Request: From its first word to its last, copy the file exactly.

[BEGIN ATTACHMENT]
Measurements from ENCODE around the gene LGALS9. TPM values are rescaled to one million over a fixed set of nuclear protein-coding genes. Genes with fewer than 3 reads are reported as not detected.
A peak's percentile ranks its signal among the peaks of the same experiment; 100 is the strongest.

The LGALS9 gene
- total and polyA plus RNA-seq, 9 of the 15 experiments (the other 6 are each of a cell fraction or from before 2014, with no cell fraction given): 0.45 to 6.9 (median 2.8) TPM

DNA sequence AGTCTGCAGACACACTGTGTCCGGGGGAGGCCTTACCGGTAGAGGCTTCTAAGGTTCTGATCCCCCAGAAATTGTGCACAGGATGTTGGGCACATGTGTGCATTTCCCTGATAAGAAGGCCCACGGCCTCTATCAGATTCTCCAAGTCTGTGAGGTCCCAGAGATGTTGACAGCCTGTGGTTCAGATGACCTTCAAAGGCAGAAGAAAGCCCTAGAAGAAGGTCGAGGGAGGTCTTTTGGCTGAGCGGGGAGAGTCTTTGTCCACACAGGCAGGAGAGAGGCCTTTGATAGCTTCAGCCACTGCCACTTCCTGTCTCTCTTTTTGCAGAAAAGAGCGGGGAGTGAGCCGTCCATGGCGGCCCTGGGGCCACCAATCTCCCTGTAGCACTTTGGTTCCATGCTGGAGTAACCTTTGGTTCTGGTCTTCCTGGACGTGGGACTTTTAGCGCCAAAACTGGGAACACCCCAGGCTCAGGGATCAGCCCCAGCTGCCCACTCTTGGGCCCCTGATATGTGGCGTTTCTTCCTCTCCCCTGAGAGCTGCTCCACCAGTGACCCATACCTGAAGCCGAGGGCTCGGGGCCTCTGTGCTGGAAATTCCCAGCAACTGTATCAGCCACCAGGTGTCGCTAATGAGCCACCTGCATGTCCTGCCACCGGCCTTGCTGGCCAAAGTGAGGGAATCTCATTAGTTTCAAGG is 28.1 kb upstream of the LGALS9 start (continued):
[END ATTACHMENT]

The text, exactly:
Measurements from ENCODE around the gene LGALS9. TPM values are rescaled to one million over a fixed set of nuclear protein-coding genes. Genes with fewer than 3 reads are reported as not detected.
A peak's percentile ranks its signal among the peaks of the same experiment; 100 is the strongest.

The LGALS9 gene
- total and polyA plus RNA-seq, 9 of the 15 experiments (the other 6 are each of a cell fraction or from before 2014, with no cell fraction given): 0.45 to 6.9 (median 2.8) TPM

DNA sequence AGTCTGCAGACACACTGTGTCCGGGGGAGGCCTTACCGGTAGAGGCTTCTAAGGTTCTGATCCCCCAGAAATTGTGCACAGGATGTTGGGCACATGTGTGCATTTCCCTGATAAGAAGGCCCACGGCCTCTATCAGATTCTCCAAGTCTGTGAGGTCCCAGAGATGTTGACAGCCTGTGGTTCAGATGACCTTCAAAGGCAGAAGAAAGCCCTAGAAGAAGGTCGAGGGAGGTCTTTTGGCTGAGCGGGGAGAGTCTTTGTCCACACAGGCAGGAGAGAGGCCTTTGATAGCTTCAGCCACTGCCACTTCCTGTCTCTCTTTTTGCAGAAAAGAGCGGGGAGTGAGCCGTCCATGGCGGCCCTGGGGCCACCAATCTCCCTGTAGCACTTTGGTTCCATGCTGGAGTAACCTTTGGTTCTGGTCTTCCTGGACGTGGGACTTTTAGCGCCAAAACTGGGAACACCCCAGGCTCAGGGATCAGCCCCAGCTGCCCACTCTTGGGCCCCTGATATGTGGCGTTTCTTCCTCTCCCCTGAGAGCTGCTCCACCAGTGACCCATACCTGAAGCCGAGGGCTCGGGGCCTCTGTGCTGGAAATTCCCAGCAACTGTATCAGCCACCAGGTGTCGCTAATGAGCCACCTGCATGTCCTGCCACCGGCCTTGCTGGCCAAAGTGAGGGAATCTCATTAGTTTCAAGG is 28.1 kb upstream of the LGALS9 start (continued):